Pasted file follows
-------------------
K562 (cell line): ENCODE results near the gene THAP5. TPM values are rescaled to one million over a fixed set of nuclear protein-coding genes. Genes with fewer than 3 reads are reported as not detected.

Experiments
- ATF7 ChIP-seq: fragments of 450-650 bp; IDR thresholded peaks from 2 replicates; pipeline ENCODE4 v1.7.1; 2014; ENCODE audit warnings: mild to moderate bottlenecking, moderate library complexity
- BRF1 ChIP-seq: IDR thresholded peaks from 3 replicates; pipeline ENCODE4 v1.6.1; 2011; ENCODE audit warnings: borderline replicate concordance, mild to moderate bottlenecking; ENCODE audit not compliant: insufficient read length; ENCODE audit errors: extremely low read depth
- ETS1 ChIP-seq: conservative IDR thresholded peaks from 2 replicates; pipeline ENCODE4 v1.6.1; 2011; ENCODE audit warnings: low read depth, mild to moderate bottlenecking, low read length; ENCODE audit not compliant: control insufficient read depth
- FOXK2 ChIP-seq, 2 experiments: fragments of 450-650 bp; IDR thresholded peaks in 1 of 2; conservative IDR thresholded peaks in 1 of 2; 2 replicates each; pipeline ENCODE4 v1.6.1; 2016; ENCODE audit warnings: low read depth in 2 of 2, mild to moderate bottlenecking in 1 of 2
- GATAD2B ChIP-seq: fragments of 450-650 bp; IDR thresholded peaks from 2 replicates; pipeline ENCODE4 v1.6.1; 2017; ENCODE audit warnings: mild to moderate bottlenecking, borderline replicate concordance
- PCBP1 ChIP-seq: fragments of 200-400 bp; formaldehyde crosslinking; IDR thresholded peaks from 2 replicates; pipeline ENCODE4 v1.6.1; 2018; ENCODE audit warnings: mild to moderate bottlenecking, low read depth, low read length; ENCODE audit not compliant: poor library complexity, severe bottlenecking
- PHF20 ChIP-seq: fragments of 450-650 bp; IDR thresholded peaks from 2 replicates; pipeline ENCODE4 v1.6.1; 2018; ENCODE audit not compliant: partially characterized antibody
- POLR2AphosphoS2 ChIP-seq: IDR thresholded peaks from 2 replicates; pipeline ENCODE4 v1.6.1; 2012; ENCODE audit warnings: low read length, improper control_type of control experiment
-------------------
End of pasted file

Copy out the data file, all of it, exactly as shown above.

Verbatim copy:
K562 (cell line): ENCODE results near the gene THAP5. TPM values are rescaled to one million over a fixed set of nuclear protein-coding genes. Genes with fewer than 3 reads are reported as not detected.

Experiments
- ATF7 ChIP-seq: fragments of 450-650 bp; IDR thresholded peaks from 2 replicates; pipeline ENCODE4 v1.7.1; 2014; ENCODE audit warnings: mild to moderate bottlenecking, moderate library complexity
- BRF1 ChIP-seq: IDR thresholded peaks from 3 replicates; pipeline ENCODE4 v1.6.1; 2011; ENCODE audit warnings: borderline replicate concordance, mild to moderate bottlenecking; ENCODE audit not compliant: insufficient read length; ENCODE audit errors: extremely low read depth
- ETS1 ChIP-seq: conservative IDR thresholded peaks from 2 replicates; pipeline ENCODE4 v1.6.1; 2011; ENCODE audit warnings: low read depth, mild to moderate bottlenecking, low read length; ENCODE audit not compliant: control insufficient read depth
- FOXK2 ChIP-seq, 2 experiments: fragments of 450-650 bp; IDR thresholded peaks in 1 of 2; conservative IDR thresholded peaks in 1 of 2; 2 replicates each; pipeline ENCODE4 v1.6.1; 2016; ENCODE audit warnings: low read depth in 2 of 2, mild to moderate bottlenecking in 1 of 2
- GATAD2B ChIP-seq: fragments of 450-650 bp; IDR thresholded peaks from 2 replicates; pipeline ENCODE4 v1.6.1; 2017; ENCODE audit warnings: mild to moderate bottlenecking, borderline replicate concordance
- PCBP1 ChIP-seq: fragments of 200-400 bp; formaldehyde crosslinking; IDR thresholded peaks from 2 replicates; pipeline ENCODE4 v1.6.1; 2018; ENCODE audit warnings: mild to moderate bottlenecking, low read depth, low read length; ENCODE audit not compliant: poor library complexity, severe bottlenecking
- PHF20 ChIP-seq: fragments of 450-650 bp; IDR thresholded peaks from 2 replicates; pipeline ENCODE4 v1.6.1; 2018; ENCODE audit not compliant: partially characterized antibody
- POLR2AphosphoS2 ChIP-seq: IDR thresholded peaks from 2 replicates; pipeline ENCODE4 v1.6.1; 2012; ENCODE audit warnings: low read length, improper control_type of control experiment